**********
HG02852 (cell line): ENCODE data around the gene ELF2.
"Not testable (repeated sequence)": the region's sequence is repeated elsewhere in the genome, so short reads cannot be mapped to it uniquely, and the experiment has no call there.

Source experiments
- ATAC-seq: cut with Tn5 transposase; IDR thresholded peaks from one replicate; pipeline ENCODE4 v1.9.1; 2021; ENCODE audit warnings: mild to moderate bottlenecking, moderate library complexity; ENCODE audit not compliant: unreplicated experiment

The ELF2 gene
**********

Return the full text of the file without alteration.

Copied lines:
HG02852 (cell line): ENCODE data around the gene ELF2.
"Not testable (repeated sequence)": the region's sequence is repeated elsewhere in the genome, so short reads cannot be mapped to it uniquely, and the experiment has no call there.

Source experiments
- ATAC-seq: cut with Tn5 transposase; IDR thresholded peaks from one replicate; pipeline ENCODE4 v1.9.1; 2021; ENCODE audit warnings: mild to moderate bottlenecking, moderate library complexity; ENCODE audit not compliant: unreplicated experiment

The ELF2 gene